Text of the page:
Around 60,000 individuals in China have died from Covid-19 since early December when the country abandoned its strict “zero Covid” policy.
China spontaneously abandoned its “zero Covid” strategy in early December, since that point around 60,000 citizens have died from the virus, according to a medical official from the National Health Commission during a press conference in Beijing on Saturday.
Jiao Yahui is the head of the National Health Commission’s medical affairs department who reported that China recorded 59,938 Covid-related deaths between December 8th and January 12th. Of those deaths, Yahui stated that 5,503 were due to respiratory failure caused by Covid-19 infections, while 54,535 of the deaths were in people with underlying diseases.
Initially, China only reported the Covid-related deaths in individuals who endured respiratory failure. The outbreak, however, has been overwhelming hospitals and crematoriums. The World Health Organization and the US have accused China of “under-representing” the impact of their outbreak within the past month, as reported by CNN.
“Top global health officials have urged Beijing to share more data about the explosive spread of Covid in China, where reports have emerged of overwhelmed hospitals and funeral homes.”
WHO director-general Dr. Tedros Adhanom Ghebreyesus also spoke with Chinese Health Minister Ma Xiowei this past weekend regarding the surge.
The WHO also said in a statement that Chinese officials shared data involving the latest numbers on hospitalizations, patients requiring emergency treatment, hospital deaths, outpatient clinics, and critical care.
“WHO is analyzing this information, which covers early December 2022 to January 12, 2023, and allows for a better understanding of the epidemiological situation and the impact of this wave in China,” the statement said according to CNN.
The WHO also requested China provide a more comprehensive rundown of the data, and remain open to sharing new data as it comes in the future. Yanzhong Huang, a senior fellow for global health at the Council on Foreign Relations, stated that China’s data will likely still be doubted due to their lack of transparency regarding deaths and hospitalizations within the past month.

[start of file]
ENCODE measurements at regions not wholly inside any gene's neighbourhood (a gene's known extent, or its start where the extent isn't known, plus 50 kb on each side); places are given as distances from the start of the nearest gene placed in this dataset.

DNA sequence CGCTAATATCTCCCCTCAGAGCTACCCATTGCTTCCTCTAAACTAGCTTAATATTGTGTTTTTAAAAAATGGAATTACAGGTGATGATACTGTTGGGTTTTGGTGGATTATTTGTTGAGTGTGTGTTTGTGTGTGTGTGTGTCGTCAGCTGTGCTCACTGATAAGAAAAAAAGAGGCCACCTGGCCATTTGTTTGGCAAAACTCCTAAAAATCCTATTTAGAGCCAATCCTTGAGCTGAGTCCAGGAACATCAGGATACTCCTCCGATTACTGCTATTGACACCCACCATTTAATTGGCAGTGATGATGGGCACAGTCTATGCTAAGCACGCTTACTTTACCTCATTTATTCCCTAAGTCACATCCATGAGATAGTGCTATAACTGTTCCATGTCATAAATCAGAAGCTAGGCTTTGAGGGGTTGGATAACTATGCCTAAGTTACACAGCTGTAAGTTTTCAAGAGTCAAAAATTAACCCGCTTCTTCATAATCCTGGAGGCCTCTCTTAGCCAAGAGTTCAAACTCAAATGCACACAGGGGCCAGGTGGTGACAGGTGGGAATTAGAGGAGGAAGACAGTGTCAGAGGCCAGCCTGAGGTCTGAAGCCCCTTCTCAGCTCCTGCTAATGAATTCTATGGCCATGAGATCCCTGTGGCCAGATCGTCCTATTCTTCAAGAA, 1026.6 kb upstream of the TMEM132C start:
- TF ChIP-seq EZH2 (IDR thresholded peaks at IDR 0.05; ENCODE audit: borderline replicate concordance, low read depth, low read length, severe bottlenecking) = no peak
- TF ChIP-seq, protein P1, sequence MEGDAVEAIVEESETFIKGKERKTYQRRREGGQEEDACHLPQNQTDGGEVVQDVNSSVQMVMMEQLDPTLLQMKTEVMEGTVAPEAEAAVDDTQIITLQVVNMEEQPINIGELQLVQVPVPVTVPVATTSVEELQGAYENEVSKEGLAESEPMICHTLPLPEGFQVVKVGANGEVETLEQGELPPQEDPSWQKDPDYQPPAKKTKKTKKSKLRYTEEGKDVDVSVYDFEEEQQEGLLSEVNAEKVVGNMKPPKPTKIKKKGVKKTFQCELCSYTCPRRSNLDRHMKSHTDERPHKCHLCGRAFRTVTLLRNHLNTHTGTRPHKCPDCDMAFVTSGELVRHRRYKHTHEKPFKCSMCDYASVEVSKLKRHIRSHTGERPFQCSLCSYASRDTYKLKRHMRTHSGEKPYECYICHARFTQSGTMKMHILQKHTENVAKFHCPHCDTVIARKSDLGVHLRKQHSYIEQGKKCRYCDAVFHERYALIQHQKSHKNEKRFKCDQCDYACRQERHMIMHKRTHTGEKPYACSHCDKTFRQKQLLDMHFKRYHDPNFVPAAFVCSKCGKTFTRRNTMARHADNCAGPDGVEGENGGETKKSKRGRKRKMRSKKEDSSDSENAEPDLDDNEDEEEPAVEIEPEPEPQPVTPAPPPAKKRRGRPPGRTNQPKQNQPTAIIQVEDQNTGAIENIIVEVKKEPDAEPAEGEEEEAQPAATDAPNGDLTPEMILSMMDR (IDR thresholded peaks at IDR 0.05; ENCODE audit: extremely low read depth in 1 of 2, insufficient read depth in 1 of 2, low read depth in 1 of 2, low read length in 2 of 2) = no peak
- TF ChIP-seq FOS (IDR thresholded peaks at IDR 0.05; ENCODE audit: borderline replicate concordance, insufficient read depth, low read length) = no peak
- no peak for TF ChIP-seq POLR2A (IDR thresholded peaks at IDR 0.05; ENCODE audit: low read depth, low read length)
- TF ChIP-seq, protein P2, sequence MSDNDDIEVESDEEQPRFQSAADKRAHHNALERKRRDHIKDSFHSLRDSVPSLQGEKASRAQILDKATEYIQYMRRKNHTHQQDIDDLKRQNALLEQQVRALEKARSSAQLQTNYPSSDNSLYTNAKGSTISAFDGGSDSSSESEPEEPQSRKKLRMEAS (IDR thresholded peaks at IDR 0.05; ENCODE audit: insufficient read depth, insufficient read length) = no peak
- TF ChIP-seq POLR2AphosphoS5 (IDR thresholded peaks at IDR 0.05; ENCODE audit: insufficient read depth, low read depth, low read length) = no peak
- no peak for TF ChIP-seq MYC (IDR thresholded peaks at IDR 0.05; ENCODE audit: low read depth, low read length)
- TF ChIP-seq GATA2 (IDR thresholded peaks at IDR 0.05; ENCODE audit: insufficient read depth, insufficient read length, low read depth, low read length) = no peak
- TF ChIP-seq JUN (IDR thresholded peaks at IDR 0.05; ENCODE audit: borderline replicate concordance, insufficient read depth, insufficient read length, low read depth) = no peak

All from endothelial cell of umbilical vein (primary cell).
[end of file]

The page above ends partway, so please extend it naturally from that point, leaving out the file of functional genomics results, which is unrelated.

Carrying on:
“The sharp revision is an official response to international criticism of the lack of transparency and accuracy in China’s reporting of Covid-related data. Given the still huge gap between the official count of Covid deaths and the international estimate, I don’t think the revision will quell outside doubts on the government data.”
Jiao stated during the press conference on Saturday that 477,000 people visited fever clinics across China on January 12th, with hospitalizations peaking on January 5th when 1.63 million individuals were hospitalized. As of January 12th, 1.27 million people were still in the hospital battling Covid.
“The revision to China’s death toll “should be the first step towards a more timely, open and transparent sharing of Covid statistics (between) China and the world,” said Jin Dongyan, a virologist at the University of Hong Kong.
“Particularly, the most important information includes the infection rate in the general population, the infection rate in the elderly, the admission and occupancy of hospitals and ICUs, the number of deaths directly attributed to Covid and the number of deaths due to worsening of underlying diseases,” the virologist said according to CNN.
“In addition, they should share the results of variant analysis. Besides the number of deaths from hospitals, the total number of Covid-related deaths should also be provided. Both Chinese people who are experiencing the tsunami and the rest of the world need to know more about the Covid statistics in China.”
Eric Mastrota is a Contributing Editor at The National Digest based in New York. A graduate of SUNY New Paltz, he reports on world news, culture, and lifestyle. You can reach him at email@example.com.